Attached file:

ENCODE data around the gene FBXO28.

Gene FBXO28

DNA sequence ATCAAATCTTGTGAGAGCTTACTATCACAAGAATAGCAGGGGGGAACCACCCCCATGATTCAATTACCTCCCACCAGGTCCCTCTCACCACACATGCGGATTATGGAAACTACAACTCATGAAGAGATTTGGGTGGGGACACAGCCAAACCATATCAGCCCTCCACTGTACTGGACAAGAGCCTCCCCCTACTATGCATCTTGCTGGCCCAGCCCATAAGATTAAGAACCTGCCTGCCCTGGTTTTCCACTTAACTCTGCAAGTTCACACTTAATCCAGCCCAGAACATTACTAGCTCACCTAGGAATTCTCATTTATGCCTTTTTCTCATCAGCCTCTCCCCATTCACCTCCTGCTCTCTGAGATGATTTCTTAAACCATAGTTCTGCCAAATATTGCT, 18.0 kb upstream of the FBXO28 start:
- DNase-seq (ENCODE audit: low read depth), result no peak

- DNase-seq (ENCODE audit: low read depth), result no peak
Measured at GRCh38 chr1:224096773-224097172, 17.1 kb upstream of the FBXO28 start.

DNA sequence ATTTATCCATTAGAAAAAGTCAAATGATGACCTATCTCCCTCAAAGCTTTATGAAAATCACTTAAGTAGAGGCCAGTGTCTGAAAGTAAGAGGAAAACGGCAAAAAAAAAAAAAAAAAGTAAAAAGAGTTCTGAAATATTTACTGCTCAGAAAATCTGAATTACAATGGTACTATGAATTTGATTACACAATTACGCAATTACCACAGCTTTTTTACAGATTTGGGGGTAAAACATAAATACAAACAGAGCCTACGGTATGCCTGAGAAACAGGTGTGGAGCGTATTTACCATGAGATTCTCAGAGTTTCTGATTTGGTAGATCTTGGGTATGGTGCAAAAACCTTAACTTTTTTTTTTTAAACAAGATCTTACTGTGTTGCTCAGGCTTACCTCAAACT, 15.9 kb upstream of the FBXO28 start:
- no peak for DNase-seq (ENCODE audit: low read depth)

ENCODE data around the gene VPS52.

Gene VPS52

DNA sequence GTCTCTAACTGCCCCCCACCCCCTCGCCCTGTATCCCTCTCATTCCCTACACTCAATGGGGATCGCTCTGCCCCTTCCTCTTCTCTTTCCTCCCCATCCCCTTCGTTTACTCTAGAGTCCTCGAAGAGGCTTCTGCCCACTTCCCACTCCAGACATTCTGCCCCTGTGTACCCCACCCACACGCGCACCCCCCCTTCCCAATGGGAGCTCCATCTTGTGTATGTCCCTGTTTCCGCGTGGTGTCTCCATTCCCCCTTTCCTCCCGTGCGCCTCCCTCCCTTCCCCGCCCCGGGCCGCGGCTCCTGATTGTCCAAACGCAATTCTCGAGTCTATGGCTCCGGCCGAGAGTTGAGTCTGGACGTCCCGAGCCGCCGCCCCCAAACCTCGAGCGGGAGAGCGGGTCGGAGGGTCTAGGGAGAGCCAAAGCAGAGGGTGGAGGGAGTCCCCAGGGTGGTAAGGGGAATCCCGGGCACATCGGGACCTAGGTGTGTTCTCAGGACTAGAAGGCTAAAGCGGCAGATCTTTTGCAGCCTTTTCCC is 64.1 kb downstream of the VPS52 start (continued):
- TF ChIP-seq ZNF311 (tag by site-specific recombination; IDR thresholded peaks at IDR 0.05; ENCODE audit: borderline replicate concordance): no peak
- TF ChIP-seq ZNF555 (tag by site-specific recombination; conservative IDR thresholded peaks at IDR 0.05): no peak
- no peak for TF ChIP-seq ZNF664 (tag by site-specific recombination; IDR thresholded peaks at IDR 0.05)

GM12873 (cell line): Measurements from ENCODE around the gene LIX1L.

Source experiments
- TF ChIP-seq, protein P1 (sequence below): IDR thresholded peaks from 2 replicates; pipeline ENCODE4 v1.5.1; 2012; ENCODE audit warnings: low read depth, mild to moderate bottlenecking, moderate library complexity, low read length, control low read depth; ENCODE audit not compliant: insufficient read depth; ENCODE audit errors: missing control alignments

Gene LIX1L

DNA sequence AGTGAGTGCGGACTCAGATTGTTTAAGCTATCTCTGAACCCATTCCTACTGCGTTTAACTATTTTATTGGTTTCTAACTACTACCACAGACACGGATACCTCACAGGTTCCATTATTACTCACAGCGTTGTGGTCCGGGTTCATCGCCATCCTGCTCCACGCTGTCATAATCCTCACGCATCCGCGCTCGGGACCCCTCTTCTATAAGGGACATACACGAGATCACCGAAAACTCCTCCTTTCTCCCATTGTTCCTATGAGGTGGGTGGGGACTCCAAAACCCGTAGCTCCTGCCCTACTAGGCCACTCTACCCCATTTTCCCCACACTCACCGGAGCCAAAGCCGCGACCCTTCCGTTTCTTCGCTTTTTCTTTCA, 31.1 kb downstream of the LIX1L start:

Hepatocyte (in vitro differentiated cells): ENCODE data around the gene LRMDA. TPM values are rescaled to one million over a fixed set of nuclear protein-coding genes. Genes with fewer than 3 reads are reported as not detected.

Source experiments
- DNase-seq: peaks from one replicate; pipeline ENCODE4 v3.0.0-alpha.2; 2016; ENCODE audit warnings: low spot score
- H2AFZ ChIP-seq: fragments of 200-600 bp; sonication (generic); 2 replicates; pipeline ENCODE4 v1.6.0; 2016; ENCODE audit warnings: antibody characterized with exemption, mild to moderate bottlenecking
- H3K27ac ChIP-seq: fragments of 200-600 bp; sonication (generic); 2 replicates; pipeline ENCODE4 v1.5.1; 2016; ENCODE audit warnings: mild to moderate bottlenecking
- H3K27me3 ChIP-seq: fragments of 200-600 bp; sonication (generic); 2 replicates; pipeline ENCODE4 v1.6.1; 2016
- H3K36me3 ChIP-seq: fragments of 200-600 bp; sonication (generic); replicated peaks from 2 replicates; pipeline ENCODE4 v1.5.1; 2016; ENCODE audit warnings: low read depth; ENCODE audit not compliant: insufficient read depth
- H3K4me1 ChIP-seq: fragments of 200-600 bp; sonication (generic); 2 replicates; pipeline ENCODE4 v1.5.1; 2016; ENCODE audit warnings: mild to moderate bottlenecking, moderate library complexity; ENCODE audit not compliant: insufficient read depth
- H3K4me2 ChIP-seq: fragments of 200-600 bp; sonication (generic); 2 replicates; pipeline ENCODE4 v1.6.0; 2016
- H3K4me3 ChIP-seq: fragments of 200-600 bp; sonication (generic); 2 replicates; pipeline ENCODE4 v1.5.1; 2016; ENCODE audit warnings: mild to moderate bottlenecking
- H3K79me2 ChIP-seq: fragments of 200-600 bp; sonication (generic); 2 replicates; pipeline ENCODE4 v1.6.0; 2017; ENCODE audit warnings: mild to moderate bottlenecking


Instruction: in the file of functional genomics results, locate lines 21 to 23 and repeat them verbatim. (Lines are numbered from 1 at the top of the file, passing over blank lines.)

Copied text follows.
Source experiments
- DNase-seq: peaks from one replicate; pipeline ENCODE4 v3.0.0-alpha.2; 2016; ENCODE audit warnings: low spot score
- H2AFZ ChIP-seq: fragments of 200-600 bp; sonication (generic); 2 replicates; pipeline ENCODE4 v1.6.0; 2016; ENCODE audit warnings: antibody characterized with exemption, mild to moderate bottlenecking